Home News Deputy admits he didn’t arrest prosecutor because he feared retribution

Deputy admits he didn’t arrest prosecutor because he feared retribution

Prosecuting Attorney John Jones IV (Washington County Sheriff’s Office)

Dana Rieck
St. Louis Post-Dispatch

WASHINGTON COUNTY, Mo. — A sheriff’s deputy has applied for DWI charges against the prosecuting attorney here more than six months after the attorney crashed into a cross statue and police said they found an almost-empty bottle of liquor under his front seat.

In court documents, Cpl. Joshua Weseman said he didn’t apply for charges at the time because he was intimidated by John Jones IV’s position and influence as the county’s elected prosecuting attorney. He said he also feared retribution in future cases he worked on, and his supervisor’s advice was to report the incident as a basic crash.

Jones released a statement Thursday saying he would “welcome a professional and transparent investigation” from the Missouri Highway Patrol.

“I would also welcome an outside audit of sheriff’s office policies and procedures to ensure that future potentially sensitive investigations are processed in a manner that ensures public confidence in the results,” he wrote.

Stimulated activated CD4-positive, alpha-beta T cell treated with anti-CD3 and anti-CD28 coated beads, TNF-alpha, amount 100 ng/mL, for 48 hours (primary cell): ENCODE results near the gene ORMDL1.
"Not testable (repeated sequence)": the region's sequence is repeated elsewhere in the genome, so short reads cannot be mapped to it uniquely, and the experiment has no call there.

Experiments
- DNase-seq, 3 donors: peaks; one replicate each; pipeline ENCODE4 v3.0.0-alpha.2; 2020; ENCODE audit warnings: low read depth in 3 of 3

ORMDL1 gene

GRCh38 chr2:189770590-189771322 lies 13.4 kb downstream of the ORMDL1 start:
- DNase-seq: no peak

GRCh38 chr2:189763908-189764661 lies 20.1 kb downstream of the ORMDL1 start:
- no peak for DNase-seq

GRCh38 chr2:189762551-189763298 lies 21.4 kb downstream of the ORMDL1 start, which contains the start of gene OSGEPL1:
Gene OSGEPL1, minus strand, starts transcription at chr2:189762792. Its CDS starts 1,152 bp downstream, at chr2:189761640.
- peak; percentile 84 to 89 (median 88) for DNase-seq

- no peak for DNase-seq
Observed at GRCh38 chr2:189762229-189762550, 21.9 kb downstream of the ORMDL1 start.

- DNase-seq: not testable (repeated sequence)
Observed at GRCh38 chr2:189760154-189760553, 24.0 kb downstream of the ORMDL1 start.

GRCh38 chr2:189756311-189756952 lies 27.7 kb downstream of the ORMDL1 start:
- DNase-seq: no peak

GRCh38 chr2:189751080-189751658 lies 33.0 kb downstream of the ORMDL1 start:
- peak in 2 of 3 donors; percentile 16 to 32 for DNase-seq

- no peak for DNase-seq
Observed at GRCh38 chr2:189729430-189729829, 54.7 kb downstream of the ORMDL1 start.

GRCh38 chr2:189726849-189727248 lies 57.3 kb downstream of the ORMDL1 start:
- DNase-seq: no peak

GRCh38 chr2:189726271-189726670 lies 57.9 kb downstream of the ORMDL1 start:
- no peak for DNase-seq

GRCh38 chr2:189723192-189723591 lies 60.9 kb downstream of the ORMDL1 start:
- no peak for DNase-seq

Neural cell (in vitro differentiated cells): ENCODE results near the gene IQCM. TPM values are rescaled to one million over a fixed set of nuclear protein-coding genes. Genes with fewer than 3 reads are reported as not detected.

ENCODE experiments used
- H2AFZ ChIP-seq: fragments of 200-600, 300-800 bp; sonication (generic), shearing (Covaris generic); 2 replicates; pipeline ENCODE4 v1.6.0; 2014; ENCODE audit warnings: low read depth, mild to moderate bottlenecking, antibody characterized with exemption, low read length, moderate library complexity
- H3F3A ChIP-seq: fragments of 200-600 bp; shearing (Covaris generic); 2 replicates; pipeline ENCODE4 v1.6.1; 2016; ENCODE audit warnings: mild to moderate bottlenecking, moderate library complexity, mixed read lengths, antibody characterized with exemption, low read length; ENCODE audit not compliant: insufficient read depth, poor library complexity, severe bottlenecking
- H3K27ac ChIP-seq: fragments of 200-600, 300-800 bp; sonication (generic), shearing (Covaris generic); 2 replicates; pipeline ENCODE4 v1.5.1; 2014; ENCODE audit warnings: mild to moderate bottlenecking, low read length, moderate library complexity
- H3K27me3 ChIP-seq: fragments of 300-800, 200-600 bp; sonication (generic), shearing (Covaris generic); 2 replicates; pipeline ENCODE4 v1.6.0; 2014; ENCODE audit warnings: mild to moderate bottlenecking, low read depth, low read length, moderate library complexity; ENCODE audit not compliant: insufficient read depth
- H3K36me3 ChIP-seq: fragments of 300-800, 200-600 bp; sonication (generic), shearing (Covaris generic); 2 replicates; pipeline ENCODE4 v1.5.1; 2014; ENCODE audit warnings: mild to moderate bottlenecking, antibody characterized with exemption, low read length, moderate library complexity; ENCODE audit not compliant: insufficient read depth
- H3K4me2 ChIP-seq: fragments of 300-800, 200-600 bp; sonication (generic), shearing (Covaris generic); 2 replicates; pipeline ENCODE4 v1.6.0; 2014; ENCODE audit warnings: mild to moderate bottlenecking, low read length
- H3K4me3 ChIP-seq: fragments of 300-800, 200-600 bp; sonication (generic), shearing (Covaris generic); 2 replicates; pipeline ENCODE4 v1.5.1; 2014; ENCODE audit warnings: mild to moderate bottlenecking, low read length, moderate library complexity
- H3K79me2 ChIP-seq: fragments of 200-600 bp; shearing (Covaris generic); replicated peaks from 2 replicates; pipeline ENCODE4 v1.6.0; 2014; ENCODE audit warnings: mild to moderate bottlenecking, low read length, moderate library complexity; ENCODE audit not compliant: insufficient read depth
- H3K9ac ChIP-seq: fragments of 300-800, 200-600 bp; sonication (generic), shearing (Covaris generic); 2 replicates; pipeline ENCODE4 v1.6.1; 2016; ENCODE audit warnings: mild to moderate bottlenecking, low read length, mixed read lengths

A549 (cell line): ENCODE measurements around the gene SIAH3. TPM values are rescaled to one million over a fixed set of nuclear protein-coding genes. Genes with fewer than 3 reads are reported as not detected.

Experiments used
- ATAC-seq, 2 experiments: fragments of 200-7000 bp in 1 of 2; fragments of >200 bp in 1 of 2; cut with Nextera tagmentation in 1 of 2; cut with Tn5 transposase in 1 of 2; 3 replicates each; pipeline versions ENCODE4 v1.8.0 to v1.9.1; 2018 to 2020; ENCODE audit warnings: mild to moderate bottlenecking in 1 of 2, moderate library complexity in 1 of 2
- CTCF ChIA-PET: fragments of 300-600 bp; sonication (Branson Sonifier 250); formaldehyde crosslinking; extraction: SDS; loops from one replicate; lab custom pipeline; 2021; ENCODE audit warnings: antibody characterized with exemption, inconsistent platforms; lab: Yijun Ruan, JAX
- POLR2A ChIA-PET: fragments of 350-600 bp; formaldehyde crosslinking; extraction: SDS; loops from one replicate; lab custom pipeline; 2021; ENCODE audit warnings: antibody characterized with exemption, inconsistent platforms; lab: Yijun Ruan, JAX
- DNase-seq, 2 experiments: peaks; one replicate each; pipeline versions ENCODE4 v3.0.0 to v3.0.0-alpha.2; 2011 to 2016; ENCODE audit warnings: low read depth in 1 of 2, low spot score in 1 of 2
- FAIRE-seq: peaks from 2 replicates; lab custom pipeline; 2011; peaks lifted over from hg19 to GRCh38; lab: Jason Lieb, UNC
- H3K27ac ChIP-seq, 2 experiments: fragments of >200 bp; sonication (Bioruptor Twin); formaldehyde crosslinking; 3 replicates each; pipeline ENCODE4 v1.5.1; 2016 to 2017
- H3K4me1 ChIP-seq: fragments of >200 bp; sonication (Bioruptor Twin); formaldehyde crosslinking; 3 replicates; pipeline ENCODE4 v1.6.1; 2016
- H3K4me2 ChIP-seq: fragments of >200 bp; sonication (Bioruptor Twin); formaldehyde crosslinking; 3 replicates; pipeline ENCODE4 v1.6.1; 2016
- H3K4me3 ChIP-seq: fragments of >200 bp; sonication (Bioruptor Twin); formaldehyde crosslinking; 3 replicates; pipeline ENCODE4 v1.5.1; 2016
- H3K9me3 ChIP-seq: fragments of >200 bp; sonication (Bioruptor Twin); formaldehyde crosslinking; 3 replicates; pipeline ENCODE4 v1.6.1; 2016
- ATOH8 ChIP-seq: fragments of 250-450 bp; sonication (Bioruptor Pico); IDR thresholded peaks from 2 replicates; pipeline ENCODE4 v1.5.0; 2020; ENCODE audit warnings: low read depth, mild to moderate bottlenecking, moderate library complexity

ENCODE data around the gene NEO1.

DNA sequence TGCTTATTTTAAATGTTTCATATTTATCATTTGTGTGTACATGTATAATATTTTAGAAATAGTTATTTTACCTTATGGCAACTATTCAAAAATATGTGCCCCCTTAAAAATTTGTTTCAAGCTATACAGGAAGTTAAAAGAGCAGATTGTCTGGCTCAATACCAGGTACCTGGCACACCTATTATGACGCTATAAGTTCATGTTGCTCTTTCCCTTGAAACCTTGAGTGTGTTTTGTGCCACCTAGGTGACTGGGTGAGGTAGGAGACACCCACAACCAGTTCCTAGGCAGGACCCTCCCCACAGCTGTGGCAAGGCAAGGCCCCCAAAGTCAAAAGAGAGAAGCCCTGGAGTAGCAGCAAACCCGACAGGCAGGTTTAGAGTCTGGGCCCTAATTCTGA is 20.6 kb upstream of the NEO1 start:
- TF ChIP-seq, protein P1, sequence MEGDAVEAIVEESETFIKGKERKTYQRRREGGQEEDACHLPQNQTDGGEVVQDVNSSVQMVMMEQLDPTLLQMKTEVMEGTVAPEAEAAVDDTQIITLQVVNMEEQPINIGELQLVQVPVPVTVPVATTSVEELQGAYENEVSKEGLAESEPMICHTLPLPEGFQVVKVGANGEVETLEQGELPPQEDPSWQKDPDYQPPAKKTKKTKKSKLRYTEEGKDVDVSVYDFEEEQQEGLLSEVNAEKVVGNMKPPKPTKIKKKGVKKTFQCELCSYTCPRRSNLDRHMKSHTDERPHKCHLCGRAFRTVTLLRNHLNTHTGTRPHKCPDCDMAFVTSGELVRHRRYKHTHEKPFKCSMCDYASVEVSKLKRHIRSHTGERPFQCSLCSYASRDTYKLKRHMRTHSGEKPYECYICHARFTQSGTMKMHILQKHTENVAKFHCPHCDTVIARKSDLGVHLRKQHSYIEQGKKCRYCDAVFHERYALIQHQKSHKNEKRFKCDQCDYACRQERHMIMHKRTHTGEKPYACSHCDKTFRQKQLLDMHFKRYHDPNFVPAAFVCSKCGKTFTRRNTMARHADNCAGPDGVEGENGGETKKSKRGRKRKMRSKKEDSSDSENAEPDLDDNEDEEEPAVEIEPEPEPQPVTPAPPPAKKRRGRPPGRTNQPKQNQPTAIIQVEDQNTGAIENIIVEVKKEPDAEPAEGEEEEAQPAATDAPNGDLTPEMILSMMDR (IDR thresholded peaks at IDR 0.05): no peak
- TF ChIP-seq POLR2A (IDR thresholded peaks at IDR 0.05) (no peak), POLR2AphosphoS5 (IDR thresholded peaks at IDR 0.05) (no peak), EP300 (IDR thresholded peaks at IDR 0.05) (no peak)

Jones, 37, called police on the evening of July 5 and said he had crashed into a cross statue at the Rural Parrish Workers of Christ, near Missouri Highway CC and Cannon Mines Road in the Cadet area of Washington County. He said he wasn’t injured and had already called a tow truck, but that he didn’t want to leave because of the property damage.

Cpl. Joshua Weseman arrived at the crash site, he wrote in a police report, and found Jones’ 2008 Chevrolet Suburban stuck in a ditch in front of the church.

Jones was sitting in the front seat with a contusion on his head, Weseman wrote. He told the corporal he did not need medical treatment.

The prosecuting attorney said he was talking on the phone with his wife when he turned onto Cannon Mines Road from State Highway CC and swerved to miss a deer in the road, Weseman said. He went off the road into a ditch, hit the cross statue, and got stuck in the church’s driveway.

When Wesemean showed up, he said, Jones dropped his wallet and “fumbled” while trying to pull out his ID and insurance information. The cop said he could smell alcohol on Jones, who had glassy, red eyes and was slurring his words slightly.

Weseman gave Jones a ride home while another deputy stayed at the scene with the towing company, he wrote. That deputy later told Weseman about the almost-empty bottle of Captain Morgan underneath the front seat.

“At the time of the incident I took the advice of my supervisor and reported the incident as an accident only,” Weseman wrote in a memo to Washington County Sheriff Zach Jacobsen. “… I realized I have compromised my integrity as a law enforcement officer by my actions … I failed to investigate further after observing several indicators which were common of a driver operating a vehicle while (intoxicated).”

On Jan. 29, Weseman asked prosecutors to charge Jones with one count of DWI.

Jacobsen did not immediately return a call for comment.


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